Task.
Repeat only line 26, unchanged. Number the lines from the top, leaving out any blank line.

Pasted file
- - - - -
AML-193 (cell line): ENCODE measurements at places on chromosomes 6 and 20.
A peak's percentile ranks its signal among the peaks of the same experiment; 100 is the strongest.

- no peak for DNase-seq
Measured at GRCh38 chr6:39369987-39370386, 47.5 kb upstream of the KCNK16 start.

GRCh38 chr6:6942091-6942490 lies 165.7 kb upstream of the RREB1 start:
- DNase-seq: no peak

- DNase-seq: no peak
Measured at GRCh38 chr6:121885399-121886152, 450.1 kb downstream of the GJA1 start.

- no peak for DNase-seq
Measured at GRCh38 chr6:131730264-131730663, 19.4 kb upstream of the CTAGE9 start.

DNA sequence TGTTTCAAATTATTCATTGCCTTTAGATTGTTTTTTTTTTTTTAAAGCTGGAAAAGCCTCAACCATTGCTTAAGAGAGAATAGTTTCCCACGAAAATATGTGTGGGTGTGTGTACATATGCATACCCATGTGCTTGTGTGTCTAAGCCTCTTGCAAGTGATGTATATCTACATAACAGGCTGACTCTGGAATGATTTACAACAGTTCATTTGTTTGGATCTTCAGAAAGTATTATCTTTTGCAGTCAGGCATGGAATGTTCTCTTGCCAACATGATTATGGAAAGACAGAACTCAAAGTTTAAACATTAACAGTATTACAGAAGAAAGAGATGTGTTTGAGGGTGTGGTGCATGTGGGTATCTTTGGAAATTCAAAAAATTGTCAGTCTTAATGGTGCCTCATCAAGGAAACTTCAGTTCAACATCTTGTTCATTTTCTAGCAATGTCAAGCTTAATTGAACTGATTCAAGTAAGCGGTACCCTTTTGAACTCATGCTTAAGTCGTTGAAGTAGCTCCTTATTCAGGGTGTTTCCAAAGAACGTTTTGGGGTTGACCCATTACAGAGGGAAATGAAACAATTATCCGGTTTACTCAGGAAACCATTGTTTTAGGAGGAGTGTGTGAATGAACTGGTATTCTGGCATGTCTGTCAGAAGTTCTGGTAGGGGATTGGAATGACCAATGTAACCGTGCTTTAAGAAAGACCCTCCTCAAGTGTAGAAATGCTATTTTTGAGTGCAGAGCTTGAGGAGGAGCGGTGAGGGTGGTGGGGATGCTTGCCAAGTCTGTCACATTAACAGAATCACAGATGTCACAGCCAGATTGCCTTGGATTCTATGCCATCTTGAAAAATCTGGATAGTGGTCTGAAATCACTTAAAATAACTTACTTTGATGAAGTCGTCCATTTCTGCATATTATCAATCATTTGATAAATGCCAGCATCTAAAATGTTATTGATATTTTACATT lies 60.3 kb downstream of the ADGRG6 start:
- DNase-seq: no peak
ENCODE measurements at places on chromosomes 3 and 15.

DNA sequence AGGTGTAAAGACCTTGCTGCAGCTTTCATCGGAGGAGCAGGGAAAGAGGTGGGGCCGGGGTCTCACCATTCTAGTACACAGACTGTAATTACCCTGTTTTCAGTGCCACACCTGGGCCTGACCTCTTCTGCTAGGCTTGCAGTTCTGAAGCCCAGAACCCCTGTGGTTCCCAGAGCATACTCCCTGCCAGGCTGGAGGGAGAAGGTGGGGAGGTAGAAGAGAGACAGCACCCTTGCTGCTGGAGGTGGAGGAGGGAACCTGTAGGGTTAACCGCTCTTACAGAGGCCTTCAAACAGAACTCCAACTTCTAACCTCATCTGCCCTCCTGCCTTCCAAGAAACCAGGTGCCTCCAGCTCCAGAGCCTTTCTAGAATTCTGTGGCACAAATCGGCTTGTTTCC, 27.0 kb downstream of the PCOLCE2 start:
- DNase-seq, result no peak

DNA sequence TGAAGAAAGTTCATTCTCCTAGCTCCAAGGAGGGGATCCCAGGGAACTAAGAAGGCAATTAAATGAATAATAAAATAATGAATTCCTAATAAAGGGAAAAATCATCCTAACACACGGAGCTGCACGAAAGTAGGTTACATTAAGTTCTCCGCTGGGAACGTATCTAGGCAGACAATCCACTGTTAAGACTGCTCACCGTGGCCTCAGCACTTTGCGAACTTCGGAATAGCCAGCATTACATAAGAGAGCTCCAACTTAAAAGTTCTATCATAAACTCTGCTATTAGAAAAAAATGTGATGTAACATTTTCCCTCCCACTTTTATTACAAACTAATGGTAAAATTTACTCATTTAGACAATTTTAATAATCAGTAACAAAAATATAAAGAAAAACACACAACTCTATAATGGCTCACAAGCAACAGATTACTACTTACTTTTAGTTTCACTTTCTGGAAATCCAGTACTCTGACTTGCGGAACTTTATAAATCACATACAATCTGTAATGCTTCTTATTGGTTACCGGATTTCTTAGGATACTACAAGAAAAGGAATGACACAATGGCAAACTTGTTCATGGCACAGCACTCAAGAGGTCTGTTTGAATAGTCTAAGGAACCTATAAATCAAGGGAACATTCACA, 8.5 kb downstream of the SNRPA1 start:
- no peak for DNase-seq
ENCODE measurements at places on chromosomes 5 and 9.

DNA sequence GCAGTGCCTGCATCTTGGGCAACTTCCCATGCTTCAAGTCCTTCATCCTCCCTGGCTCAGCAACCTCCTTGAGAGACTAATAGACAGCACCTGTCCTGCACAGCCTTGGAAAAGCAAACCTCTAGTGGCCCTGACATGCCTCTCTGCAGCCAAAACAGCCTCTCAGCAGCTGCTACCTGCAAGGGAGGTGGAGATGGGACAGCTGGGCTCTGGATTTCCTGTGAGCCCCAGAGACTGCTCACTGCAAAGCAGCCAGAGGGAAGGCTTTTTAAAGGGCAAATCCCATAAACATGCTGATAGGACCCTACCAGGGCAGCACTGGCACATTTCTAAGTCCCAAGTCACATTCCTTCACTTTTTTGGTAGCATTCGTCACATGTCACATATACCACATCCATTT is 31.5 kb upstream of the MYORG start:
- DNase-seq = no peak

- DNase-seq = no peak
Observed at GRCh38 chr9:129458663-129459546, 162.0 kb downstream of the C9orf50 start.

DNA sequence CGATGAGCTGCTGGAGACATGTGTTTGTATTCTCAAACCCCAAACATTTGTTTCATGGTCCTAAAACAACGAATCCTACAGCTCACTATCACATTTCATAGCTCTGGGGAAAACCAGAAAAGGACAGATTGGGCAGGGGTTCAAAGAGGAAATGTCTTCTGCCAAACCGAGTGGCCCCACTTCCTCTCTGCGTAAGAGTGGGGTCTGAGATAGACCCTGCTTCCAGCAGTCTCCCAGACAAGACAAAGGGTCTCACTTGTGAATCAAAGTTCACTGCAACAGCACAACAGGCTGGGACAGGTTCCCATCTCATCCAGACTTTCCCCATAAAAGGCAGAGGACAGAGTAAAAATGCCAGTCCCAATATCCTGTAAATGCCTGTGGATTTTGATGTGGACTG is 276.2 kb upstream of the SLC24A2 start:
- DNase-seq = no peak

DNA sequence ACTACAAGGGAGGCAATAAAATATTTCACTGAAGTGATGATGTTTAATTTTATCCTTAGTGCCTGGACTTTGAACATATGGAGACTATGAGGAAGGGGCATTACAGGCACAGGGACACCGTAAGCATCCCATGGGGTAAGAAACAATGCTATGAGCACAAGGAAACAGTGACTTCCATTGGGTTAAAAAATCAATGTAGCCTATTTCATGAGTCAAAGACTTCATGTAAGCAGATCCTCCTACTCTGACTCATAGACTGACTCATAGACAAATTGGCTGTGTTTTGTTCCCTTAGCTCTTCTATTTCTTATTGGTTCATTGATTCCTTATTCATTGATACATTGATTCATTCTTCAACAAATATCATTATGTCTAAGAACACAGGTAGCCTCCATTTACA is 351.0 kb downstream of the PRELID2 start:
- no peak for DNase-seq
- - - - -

- no peak for DNase-seq